Rep. Darrell Issa (R-CA), the GOP’s No. 1 Obama administration attack dog, has bitten down hard on the dispute between the National Labor Relations Board and Boeing and doesn’t appear to be letting go anytime soon.
Issa issued a subpoena to the NLRB’s Acting General Counsel Lafe Solomon August 7 as part of its investigation into the merits of the NLRB action against the Boeing Company. The subpoena compels the NLRB to comply with earlier document requests submitted in May with a deadline of noon Aug. 12.Republicans, including Issa, have seized on the NRLB’s complaint against Boeing’s decision to open a non-union manufacturing plant in South Carolina. The case has become an early flashpoint in the 2012 campaign with Republicans charging the Obama administration with penalizing a major U.S. aerospace company and creating more incentives for U.S. companies to relocate or send jobs overseas when the No. 1 priority in the country should be creating jobs and recharging the flagging economy.
“NLRB’s action in the case against Boeing has the potential to create a job-killing precedent just as U.S. manufacturers are working toward economic recovery,” Issa said in a statement Monday. “That a Washington, D.C.-based bureaucracy could dictate the work location and parameters for a world-leading company is unprecedented in a global economy and hobbles a leading American job creator at a time of economic vulnerability.”
In April, the NRLB filed a complaint against Boeing’s decision to build an assembly plant for the new 787 Dreamliner in North Charleston, S.C., alleging that the move amounted to retaliation for union strikes at its Seattle-area manufacturing hub. Republicans, led by Sens. Lindsey Graham (R-SC) and the GOP South Carolina delegation, have decried the legal action as a political move by the Obama administration in favor of union supporters over job-creating private business decisions.
If successful, Soloman’s complaint could force Boeing to pull out of the state of South Carolina or at the very least build an additional assembly line in Washington state as a remedy.
Democrats are incensed that Issa and other Republicans are trying to interfere with an ongoing NLRB case. Issa already forced Soloman to testify before the panel in June under threat of subpoena, and Democrats on the committee at the time accused Issa of trying to intimidate Soloman and pressure him to back down from the Boeing case.
Reacting to Issa’s latest subpoena, Rep. George Miller (CA), the ranking Democrat on the Education and Workforce Committee, said it would unfairly force on side — the prosecution — to disclose its internal trial strategy to the other side.
“It uses congressional levers to obtain from the prosecution certain documents to which a judge has already ruled the other party is not entitled,” he said. “Its broad scope, covering documents held by the acting general Counsel or the NLRB itself, risks chilling not only the prosecution’s deliberations but the judge’s deliberations about the ongoing case.”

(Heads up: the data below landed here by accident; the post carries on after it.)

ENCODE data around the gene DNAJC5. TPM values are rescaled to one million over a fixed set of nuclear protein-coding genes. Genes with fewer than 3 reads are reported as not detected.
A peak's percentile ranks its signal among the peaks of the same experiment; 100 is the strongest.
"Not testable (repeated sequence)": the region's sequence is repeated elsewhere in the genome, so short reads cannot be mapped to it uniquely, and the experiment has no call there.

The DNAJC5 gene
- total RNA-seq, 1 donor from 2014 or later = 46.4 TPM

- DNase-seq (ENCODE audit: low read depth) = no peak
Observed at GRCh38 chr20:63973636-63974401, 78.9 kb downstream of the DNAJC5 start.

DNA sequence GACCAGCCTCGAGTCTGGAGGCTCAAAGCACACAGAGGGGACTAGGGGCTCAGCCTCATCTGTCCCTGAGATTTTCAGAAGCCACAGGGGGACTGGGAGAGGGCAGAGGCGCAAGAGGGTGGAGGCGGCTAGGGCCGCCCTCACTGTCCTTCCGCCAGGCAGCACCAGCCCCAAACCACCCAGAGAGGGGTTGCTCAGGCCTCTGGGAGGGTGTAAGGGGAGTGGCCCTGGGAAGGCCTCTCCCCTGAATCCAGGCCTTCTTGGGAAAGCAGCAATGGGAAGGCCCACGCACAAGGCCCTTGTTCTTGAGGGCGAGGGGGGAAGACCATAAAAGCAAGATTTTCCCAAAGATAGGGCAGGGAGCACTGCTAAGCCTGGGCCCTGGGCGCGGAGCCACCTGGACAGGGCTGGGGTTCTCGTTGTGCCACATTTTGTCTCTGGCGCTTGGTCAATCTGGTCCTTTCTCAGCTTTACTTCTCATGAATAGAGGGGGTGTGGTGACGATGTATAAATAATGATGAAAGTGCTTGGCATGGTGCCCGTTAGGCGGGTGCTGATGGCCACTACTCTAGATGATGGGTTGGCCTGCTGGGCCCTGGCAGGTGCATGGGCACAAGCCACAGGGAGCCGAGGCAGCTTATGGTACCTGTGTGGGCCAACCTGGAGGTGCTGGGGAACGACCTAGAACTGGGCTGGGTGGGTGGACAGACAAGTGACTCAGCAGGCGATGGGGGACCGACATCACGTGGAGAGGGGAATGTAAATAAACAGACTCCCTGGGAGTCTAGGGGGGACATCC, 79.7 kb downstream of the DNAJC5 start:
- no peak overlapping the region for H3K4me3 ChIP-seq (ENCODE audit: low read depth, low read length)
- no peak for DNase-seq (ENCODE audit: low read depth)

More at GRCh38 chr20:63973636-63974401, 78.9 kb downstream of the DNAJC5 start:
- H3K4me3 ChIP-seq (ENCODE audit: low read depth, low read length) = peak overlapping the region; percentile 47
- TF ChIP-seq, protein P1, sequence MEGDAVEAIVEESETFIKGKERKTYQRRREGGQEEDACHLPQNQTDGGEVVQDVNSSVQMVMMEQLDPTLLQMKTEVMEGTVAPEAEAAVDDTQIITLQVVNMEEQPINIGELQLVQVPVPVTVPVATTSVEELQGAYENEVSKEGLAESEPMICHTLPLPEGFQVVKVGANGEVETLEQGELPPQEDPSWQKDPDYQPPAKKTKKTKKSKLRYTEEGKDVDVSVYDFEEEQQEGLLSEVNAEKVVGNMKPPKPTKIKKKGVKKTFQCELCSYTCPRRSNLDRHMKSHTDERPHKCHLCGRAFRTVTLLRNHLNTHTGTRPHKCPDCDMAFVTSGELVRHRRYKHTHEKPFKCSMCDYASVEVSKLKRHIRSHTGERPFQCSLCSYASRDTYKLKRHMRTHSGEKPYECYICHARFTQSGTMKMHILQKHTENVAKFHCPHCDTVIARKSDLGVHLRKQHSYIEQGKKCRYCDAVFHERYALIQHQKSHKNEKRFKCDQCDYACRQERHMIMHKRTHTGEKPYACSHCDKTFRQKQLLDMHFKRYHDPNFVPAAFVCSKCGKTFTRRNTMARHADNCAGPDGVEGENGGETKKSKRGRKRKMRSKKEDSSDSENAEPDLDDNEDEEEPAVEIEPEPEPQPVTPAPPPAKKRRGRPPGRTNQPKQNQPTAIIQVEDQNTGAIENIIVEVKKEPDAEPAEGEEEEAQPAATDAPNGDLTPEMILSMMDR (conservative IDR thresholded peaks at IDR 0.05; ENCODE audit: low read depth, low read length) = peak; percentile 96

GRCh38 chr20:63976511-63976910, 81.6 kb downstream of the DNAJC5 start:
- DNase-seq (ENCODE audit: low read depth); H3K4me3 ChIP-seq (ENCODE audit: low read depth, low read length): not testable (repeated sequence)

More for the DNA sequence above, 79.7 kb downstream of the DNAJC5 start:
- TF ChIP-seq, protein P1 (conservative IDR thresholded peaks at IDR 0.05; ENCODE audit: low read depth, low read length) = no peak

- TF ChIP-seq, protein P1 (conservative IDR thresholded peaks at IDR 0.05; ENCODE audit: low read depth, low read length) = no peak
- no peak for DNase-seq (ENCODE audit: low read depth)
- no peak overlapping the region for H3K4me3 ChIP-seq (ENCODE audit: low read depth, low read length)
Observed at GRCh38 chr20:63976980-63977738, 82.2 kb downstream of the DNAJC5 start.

Issa’s subpoena for documents cover the following:
1) Documents in the custody or control of the Office of the General Counsel or the National Labor Relations Board referring or relating to Boeing.
2) Communications to or from any person in the Office of the General Counsel or the National Labor Relations Board referring or relating to Boeing, including but not limited to all emails and call logs.
3) Documents in the custody or control of the Office of the General Counsel or the National Labor Relations Board referring or relating to the International Association of Machinists.
4) Communications to or from any person in the Office of the General Counsel or the National Labor Relations Board referring or relating to the International Association of Machinists, including but not limited to all emails and call logs.
During the June hearing in which Soloman testified, D.C. Del. Eleanor Holmes Norton (D) argued that forcing Soloman to testify was an unprecedented act by the committee and would “taint the legal proceeding.”
Issa has maintained his right to scrutinize the NLRB’s activities — even during an active legal proceeding. An administrative law judge has urged the Chicago-based company and the Machinists union to settle their differences in a hearing that began in Seattle June 14.
During the June hearing, Soloman said he regrets the fear the dispute has caused South Carolina workers about the viability of their jobs and several times reminded lawmakers that his calls for a return to Seattle is a standard beginning negotiation stance, implying that the NLRB and Boeing would likely reach a settlement that would avoid displacing South Carolina workers.
“These are difficult economic times, and I truly regret the anxiety this case has caused them and their families,” Soloman said during prepared testimony before the panel. “The issuance of the complaint was not intended to harm the workers of South Carolina but rather to protect the rights of workers.”